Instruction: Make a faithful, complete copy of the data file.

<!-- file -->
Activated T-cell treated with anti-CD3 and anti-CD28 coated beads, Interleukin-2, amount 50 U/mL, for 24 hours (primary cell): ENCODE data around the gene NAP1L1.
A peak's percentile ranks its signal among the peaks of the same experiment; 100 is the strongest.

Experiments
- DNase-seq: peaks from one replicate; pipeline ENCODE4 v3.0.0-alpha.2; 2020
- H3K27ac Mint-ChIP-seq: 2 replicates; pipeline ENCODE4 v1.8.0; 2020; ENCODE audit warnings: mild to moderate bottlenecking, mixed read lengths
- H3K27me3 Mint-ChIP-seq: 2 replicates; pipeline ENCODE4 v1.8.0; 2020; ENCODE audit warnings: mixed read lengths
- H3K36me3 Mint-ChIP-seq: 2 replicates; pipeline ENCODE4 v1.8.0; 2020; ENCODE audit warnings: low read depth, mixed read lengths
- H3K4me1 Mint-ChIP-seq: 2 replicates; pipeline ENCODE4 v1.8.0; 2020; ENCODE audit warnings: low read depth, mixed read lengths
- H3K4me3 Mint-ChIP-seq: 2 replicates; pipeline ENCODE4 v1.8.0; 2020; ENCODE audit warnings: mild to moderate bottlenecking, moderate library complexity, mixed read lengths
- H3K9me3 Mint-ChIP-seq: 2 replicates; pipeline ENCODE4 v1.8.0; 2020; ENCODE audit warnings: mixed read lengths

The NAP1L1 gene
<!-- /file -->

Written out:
Activated T-cell treated with anti-CD3 and anti-CD28 coated beads, Interleukin-2, amount 50 U/mL, for 24 hours (primary cell): ENCODE data around the gene NAP1L1.
A peak's percentile ranks its signal among the peaks of the same experiment; 100 is the strongest.

Experiments
- DNase-seq: peaks from one replicate; pipeline ENCODE4 v3.0.0-alpha.2; 2020
- H3K27ac Mint-ChIP-seq: 2 replicates; pipeline ENCODE4 v1.8.0; 2020; ENCODE audit warnings: mild to moderate bottlenecking, mixed read lengths
- H3K27me3 Mint-ChIP-seq: 2 replicates; pipeline ENCODE4 v1.8.0; 2020; ENCODE audit warnings: mixed read lengths
- H3K36me3 Mint-ChIP-seq: 2 replicates; pipeline ENCODE4 v1.8.0; 2020; ENCODE audit warnings: low read depth, mixed read lengths
- H3K4me1 Mint-ChIP-seq: 2 replicates; pipeline ENCODE4 v1.8.0; 2020; ENCODE audit warnings: low read depth, mixed read lengths
- H3K4me3 Mint-ChIP-seq: 2 replicates; pipeline ENCODE4 v1.8.0; 2020; ENCODE audit warnings: mild to moderate bottlenecking, moderate library complexity, mixed read lengths
- H3K9me3 Mint-ChIP-seq: 2 replicates; pipeline ENCODE4 v1.8.0; 2020; ENCODE audit warnings: mixed read lengths

The NAP1L1 gene